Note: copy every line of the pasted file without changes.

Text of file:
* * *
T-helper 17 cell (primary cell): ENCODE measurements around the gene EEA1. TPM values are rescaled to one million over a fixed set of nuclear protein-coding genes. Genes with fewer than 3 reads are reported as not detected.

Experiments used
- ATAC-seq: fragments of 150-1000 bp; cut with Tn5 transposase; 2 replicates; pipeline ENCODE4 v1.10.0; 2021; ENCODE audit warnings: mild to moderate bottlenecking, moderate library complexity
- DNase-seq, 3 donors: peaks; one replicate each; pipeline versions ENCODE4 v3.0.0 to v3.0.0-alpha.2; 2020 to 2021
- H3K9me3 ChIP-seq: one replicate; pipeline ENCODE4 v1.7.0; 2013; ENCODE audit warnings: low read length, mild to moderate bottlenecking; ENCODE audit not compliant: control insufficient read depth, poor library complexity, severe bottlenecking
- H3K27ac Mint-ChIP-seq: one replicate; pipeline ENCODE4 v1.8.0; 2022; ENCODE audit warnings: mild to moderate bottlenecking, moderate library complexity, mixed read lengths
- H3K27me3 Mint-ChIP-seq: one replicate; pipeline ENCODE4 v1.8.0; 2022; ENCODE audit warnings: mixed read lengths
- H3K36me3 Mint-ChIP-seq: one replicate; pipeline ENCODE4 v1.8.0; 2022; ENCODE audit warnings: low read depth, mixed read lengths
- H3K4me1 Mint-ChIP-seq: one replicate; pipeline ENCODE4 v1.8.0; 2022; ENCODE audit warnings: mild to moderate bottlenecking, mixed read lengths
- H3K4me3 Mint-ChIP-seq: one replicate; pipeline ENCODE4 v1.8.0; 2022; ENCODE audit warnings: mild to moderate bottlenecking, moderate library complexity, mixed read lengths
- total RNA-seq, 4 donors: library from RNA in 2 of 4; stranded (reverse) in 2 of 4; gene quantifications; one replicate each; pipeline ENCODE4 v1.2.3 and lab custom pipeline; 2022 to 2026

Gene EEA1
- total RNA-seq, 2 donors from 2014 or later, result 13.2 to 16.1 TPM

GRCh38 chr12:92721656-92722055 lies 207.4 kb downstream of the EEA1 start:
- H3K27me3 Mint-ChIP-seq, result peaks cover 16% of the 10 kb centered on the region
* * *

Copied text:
T-helper 17 cell (primary cell): ENCODE measurements around the gene EEA1. TPM values are rescaled to one million over a fixed set of nuclear protein-coding genes. Genes with fewer than 3 reads are reported as not detected.

Experiments used
- ATAC-seq: fragments of 150-1000 bp; cut with Tn5 transposase; 2 replicates; pipeline ENCODE4 v1.10.0; 2021; ENCODE audit warnings: mild to moderate bottlenecking, moderate library complexity
- DNase-seq, 3 donors: peaks; one replicate each; pipeline versions ENCODE4 v3.0.0 to v3.0.0-alpha.2; 2020 to 2021
- H3K9me3 ChIP-seq: one replicate; pipeline ENCODE4 v1.7.0; 2013; ENCODE audit warnings: low read length, mild to moderate bottlenecking; ENCODE audit not compliant: control insufficient read depth, poor library complexity, severe bottlenecking
- H3K27ac Mint-ChIP-seq: one replicate; pipeline ENCODE4 v1.8.0; 2022; ENCODE audit warnings: mild to moderate bottlenecking, moderate library complexity, mixed read lengths
- H3K27me3 Mint-ChIP-seq: one replicate; pipeline ENCODE4 v1.8.0; 2022; ENCODE audit warnings: mixed read lengths
- H3K36me3 Mint-ChIP-seq: one replicate; pipeline ENCODE4 v1.8.0; 2022; ENCODE audit warnings: low read depth, mixed read lengths
- H3K4me1 Mint-ChIP-seq: one replicate; pipeline ENCODE4 v1.8.0; 2022; ENCODE audit warnings: mild to moderate bottlenecking, mixed read lengths
- H3K4me3 Mint-ChIP-seq: one replicate; pipeline ENCODE4 v1.8.0; 2022; ENCODE audit warnings: mild to moderate bottlenecking, moderate library complexity, mixed read lengths
- total RNA-seq, 4 donors: library from RNA in 2 of 4; stranded (reverse) in 2 of 4; gene quantifications; one replicate each; pipeline ENCODE4 v1.2.3 and lab custom pipeline; 2022 to 2026

Gene EEA1
- total RNA-seq, 2 donors from 2014 or later, result 13.2 to 16.1 TPM

GRCh38 chr12:92721656-92722055 lies 207.4 kb downstream of the EEA1 start:
- H3K27me3 Mint-ChIP-seq, result peaks cover 16% of the 10 kb centered on the region